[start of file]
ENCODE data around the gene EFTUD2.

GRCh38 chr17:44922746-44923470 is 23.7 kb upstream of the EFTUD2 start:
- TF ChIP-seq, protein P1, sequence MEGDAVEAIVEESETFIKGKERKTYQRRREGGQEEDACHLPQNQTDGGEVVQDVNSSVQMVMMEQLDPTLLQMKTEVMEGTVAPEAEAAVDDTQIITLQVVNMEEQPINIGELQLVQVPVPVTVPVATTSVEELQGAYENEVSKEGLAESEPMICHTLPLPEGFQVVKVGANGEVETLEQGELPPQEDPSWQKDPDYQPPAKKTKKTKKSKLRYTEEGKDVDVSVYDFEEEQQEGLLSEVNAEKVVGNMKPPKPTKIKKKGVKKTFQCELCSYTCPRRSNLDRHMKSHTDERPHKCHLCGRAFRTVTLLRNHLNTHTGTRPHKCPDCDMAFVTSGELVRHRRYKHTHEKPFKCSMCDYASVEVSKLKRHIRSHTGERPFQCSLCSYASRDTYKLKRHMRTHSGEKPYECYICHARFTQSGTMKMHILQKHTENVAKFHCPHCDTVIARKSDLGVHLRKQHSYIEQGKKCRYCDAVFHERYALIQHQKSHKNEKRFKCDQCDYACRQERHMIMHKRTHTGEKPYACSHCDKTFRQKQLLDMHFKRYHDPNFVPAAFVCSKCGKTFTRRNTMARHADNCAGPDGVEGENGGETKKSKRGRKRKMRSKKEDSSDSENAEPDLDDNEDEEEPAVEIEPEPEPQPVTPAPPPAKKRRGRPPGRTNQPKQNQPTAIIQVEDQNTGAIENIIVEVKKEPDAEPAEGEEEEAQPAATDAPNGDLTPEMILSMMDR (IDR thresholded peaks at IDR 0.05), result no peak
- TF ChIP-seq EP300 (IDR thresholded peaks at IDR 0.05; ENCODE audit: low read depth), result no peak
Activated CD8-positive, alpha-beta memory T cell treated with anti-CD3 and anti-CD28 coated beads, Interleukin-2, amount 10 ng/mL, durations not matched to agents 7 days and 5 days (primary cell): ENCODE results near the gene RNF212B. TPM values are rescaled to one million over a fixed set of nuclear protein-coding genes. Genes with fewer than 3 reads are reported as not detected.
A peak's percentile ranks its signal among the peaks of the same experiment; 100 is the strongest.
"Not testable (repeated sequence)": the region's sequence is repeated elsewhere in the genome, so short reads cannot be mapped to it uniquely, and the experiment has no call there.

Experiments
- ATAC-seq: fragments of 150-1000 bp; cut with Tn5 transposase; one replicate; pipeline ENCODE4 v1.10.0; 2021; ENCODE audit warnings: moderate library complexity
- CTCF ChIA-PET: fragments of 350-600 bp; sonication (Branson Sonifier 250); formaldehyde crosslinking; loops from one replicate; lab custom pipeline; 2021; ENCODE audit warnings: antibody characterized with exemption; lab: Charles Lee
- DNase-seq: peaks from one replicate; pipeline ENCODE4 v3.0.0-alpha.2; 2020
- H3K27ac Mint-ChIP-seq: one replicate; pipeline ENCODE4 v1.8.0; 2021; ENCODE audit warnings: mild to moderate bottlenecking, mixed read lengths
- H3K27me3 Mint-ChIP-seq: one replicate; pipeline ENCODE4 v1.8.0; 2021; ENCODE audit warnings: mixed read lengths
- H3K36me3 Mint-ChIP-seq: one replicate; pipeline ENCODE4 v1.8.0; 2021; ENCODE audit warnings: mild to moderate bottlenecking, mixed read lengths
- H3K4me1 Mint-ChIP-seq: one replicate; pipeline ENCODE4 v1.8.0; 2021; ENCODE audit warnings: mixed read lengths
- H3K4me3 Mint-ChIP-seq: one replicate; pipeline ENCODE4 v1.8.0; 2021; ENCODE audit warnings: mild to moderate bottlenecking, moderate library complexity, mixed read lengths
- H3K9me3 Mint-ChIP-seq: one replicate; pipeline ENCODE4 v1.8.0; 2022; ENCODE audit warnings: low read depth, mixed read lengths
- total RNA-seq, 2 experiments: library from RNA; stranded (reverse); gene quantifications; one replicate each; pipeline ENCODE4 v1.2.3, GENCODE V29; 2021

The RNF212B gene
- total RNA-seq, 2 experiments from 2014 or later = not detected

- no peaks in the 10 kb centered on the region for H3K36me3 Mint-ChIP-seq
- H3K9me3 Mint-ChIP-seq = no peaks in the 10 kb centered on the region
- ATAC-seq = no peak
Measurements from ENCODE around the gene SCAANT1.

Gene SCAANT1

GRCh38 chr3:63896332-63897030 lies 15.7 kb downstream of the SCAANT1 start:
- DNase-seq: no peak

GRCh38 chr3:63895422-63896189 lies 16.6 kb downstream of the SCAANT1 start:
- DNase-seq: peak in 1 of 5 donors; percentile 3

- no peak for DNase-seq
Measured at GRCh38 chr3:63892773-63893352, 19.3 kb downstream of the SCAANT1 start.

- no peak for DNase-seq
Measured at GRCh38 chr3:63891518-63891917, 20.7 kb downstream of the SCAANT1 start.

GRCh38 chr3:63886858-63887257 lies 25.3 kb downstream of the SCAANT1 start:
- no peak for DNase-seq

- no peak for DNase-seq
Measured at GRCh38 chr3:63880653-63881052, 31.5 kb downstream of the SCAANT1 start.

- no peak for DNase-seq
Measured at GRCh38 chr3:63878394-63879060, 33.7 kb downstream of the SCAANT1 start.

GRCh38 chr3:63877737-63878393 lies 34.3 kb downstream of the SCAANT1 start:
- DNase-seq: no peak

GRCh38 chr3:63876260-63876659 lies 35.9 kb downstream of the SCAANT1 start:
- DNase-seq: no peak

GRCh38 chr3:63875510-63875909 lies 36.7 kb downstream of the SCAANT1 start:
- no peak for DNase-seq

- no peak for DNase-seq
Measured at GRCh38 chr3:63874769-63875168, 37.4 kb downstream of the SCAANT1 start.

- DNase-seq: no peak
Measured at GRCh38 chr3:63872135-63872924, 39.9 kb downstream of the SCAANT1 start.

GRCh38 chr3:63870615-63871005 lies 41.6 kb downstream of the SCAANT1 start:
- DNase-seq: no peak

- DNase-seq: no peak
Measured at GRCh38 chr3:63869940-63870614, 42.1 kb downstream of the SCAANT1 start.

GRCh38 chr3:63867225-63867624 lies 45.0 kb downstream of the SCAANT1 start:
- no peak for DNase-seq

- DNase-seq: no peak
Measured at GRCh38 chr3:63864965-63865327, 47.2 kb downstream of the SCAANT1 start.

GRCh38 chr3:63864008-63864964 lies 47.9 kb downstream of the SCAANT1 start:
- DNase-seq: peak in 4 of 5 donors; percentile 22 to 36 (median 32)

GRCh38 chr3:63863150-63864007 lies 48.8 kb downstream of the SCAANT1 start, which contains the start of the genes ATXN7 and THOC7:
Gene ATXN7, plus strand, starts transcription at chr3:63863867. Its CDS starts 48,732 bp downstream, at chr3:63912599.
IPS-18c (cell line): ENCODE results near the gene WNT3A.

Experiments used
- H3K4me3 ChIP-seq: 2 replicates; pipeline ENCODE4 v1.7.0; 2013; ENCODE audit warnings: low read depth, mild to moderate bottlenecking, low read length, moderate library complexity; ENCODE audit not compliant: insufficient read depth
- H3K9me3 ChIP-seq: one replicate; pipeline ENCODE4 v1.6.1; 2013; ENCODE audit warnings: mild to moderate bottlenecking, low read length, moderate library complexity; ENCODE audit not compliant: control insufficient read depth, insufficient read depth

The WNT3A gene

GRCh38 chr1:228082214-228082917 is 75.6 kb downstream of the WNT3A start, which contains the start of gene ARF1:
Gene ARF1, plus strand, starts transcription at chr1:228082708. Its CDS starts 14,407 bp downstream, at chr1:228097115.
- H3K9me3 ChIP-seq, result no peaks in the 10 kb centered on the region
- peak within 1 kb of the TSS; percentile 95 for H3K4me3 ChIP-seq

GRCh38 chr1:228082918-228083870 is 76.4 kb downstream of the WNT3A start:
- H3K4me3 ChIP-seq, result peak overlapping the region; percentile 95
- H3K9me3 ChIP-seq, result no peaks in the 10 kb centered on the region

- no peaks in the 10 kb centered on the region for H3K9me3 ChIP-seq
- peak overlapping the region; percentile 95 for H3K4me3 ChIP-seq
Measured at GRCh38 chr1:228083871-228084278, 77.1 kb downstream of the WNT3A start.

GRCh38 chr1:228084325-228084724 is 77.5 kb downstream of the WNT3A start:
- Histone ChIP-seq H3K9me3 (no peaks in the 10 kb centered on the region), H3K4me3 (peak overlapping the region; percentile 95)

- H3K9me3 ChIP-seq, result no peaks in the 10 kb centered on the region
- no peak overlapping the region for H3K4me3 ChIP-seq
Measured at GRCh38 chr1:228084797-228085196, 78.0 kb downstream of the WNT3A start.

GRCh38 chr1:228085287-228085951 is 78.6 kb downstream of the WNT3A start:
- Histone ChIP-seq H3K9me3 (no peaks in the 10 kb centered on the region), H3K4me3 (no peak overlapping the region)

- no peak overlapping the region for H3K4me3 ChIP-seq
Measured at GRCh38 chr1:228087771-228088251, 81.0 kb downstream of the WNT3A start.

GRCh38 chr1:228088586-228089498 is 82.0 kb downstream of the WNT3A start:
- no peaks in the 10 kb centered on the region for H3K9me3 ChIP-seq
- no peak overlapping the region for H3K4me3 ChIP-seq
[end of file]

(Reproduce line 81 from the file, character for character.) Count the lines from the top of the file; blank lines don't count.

Measured at GRCh38 chr1:228084797-228085196, 78.0 kb downstream of the WNT3A start.